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Mantle Cell Lymphoma


Introduction: Mantle cell lymphoma (MCL) is an aggressive B-cell lymphoma that makes up about 2.5% of non-Hodgkin lymphomas in the US. It usually presents at advanced stages in the 5th and 6th decades of life with generalized lymphadenopathy and bone marrow involvement. There may also be involvement of peripheral blood, spleen, liver, gastrointestinal tract (lymphomatoid polyposis), Waldeyer’s ring, lung, and pleura.

Morphology: MCL consists of a uniform population of small to medium sized lymphoid cells resembling centrocytes with irregular, indented or clefted nuclei. The cells have condensed nuclear chromatin, inconspicuous nucleoli, and a thin rim of cytoplasm. The growth pattern can be nodular, diffuse, mantle zone or follicular. The blastoid variant contains larger cells with dispersed nuclear chromatin, nucleoli, and increased mitotic activity.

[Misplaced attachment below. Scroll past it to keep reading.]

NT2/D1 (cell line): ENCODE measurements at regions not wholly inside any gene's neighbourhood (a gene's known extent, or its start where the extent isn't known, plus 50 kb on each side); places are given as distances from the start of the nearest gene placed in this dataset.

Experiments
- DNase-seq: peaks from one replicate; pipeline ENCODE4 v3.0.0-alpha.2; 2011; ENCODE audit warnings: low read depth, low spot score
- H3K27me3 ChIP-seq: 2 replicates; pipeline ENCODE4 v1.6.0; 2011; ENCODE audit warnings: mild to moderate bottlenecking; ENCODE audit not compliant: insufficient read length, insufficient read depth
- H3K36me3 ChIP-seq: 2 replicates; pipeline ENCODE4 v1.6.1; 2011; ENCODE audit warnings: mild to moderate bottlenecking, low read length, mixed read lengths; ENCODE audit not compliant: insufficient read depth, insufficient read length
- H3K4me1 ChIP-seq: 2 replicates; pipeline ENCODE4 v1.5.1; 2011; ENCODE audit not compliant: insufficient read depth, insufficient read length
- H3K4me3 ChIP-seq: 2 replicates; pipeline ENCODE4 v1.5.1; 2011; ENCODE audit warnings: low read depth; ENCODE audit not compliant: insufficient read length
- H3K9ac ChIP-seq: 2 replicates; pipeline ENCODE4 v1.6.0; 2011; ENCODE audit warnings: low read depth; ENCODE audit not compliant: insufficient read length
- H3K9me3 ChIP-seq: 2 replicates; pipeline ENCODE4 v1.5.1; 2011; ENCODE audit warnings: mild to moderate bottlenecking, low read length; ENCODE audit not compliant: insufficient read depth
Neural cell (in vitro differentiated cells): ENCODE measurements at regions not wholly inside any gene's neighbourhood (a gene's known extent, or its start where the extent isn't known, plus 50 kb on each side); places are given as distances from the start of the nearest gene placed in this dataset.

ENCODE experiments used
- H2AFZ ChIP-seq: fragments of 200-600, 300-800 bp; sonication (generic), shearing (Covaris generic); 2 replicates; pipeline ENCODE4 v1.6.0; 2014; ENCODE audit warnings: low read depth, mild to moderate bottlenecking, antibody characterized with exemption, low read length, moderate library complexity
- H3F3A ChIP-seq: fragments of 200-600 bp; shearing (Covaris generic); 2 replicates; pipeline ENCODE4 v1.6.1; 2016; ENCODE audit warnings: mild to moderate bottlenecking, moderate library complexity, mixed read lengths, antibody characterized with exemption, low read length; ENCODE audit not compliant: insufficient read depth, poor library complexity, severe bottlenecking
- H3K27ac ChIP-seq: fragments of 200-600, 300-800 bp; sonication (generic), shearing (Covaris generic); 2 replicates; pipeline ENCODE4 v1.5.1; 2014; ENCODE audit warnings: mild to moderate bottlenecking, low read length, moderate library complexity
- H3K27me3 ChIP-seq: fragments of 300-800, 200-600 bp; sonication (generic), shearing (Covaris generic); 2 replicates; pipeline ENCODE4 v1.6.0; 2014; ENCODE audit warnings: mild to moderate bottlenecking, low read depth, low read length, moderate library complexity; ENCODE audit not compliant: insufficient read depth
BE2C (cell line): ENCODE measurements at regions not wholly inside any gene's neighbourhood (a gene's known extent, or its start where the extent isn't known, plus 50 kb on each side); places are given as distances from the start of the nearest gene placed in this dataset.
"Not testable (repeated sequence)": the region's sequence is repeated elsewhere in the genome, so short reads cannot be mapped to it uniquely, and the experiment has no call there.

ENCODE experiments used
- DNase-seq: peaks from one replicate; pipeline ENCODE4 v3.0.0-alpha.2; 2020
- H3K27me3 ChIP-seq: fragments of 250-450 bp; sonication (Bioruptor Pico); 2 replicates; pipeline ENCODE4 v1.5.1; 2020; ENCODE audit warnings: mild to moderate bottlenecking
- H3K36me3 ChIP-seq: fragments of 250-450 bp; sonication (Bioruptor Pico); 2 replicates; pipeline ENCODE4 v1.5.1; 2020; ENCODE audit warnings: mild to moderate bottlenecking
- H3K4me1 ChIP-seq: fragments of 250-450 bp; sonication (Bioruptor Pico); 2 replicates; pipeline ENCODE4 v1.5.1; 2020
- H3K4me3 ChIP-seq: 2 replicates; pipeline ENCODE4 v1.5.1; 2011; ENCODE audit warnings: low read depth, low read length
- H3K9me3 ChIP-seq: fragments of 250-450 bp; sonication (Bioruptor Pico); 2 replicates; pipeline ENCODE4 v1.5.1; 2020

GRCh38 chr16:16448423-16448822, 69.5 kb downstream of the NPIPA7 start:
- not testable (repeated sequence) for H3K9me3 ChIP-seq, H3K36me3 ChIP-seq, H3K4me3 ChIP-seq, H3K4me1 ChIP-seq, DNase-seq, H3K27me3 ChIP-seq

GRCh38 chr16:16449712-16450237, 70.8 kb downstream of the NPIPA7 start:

Immunophenotype: MCL expresses CD19, CD20, CD43, surface Ig (usually IgM and IgD) with light chain restriction, FMC-7, and bcl-2. Cyclin D1 is strongly positive. It is CD5+ and CD23- which helps to separate it from CLL/SLL. CD5 expression is sometimes weak or absent in MCL. CD10 and bcl-6 are usually negative.

Genetics: Most cases show t(11;14)(q13;q32) involving the IGH locus on chromosome 14 and CCND1 (cyclin D1) locus on chromosome 11 leading to overexpression of cyclin D1 which promotes cell proliferation. The translocation can be detected by karyotyping in about 70% of cases and by FISH in almost 100% of cases. The blastoid variant may show TP53 mutations, MYC translocation t(8;14)(q24;q32), and tetraploidy. These are associated with aggressive behavior.

Treatment & Prognosis: MCL has poor prognosis. The median survival is 3 to 4 years. High mitotic rate (>10 mitoses/15HPF) and high Ki-67 proliferation index (>40%-60%) are associated with adverse outcome.